Gold Linker Patch: Introduce the "retpoline" x86 mitigation technique for variant #2 of the speculative execution vulnerabilities disclosed today, specifically identified by CVE-2017-5715 and in some places called "spectre".

Sriraman Tallam via binutils binutils@sourceware.org
Mon Jan 8 18:04:00 GMT 2018


Hello HJ,

On Sun, Jan 7, 2018 at 10:10 AM, H.J. Lu <hjl.tools@gmail.com> wrote:
> On Fri, Jan 5, 2018 at 6:53 PM, Alan Modra <amodra@gmail.com> wrote:
>> On Fri, Jan 05, 2018 at 03:28:34PM -0800, Cary Coutant wrote:
>>> > It's also incompatible with shadow stack support, so the binary marker for
>>> > that needs to be removed.
>>>
>>> Ugh. But that marker shouldn't be set in the first place, since this
>>> linker option is useful only in conjunction with a corresponding
>>> compiler option.
>>>
>>> > I don't think this is the right approach at all.  What is this trying to
>>> > accomplish?  What kind of speculation barrier does this implement on current
>>> > CPUs?  Isn't this *extremely* costly?
>>>
>>> Supposedly, this strategy aims to disable branch prediction for all
>>> indirect branches in a piece of code, so that attackers cannot use
>>> branch predictor training to force the speculative execution of any
>>> available "gadgets" in the target code. I haven't yet seen any claims
>>> where branch predictor training by itself can be exploited -- it's
>>> simply one way to exploit the cache side channel vulnerabilities.
>>
>> I don't think it's just the victim code.  It seems to me that you'd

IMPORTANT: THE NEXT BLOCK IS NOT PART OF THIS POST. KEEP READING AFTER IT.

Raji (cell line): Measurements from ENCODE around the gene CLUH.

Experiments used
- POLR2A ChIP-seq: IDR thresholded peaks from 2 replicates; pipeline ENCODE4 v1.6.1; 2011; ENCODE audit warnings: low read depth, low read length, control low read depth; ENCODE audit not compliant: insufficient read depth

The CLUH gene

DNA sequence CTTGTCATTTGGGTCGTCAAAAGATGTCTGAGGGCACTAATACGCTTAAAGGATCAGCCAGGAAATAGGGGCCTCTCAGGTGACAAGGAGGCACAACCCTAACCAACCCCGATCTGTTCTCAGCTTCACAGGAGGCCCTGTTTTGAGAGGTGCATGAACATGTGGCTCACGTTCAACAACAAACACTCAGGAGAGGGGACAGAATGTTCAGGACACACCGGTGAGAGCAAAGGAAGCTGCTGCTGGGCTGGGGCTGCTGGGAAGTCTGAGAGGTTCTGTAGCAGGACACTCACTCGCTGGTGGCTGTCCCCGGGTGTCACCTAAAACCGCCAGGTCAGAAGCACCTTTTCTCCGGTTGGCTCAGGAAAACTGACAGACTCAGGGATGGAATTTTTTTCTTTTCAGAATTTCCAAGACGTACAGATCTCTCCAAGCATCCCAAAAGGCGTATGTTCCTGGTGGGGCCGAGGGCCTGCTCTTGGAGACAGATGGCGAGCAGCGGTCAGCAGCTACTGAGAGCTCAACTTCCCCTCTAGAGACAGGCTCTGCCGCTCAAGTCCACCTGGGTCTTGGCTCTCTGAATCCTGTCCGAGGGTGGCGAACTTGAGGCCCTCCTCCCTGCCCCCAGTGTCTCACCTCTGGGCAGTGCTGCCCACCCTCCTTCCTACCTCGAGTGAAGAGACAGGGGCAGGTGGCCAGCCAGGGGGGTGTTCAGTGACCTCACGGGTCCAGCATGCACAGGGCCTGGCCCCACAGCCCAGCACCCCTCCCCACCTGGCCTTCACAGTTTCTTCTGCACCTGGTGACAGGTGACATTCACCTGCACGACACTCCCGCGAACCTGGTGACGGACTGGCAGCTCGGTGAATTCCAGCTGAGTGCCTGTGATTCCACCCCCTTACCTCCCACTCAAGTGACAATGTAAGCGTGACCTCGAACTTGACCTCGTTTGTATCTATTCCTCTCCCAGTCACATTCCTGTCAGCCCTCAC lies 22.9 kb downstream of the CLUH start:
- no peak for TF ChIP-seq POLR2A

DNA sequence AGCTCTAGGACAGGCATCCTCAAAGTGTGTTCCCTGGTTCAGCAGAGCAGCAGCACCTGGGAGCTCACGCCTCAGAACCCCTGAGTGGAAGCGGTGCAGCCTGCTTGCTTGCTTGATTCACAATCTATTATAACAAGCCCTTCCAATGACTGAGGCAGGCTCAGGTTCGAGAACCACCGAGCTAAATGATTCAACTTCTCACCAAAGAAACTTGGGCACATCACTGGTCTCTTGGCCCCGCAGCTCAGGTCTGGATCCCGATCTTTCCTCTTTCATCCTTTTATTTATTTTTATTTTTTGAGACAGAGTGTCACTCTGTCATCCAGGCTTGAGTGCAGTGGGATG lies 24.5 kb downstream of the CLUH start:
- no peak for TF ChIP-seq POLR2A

>> need to disable indirect branch prediction for all indirect branches
>> in the victim address space.  So it won't be sufficient to simply
>> relink the app with fancy PLT call code.  You'd need to relink *all*
>> libraries that make PLT calls, including libc.so, too.  (libc PLT
>> calls to __tls_get_addr, calloc and any ifunc come to mind as possible
>> attack vectors.)  And of course recompile everything to mitigate any
>> inline function pointer calls.
>>
>> Unless I'm missing something, this makes the fancy PLT mitigation
>> unworkable in practice.  You will definitely not want a slow shared
>> libc, libstdc++ etc. to be used by all applications.  So build a set
>> of hardened static libraries and link them into your hardened app.
>> No PLT calls involved, and thus no PLT mitigation needed.
>>
>
> Adding x86-64 psABI group.
>
> Also Florian pointed out, this doesn't work for shadow stack.  If you
> are really concerned about PLT, you should avoid PLT altogether as
> suggested by
>
> https://github.com/hjl-tools/x86-psABI/wiki/x86-64-psABI-secure.pdf
>
> This feature has been implemented in GCC + binutils.

Are you referring to the no-plt feature?   If that is the case, I
contributed to  the -fno-plt option in GCC and also in LLVM and the
gold patches to binutils,  and I did bring this up.  The problem is
there is still an indirect jmp directly from the callsite via the GOT
and hence it is still exposed to the attack.

Thanks
Sri

>
> --
> H.J.



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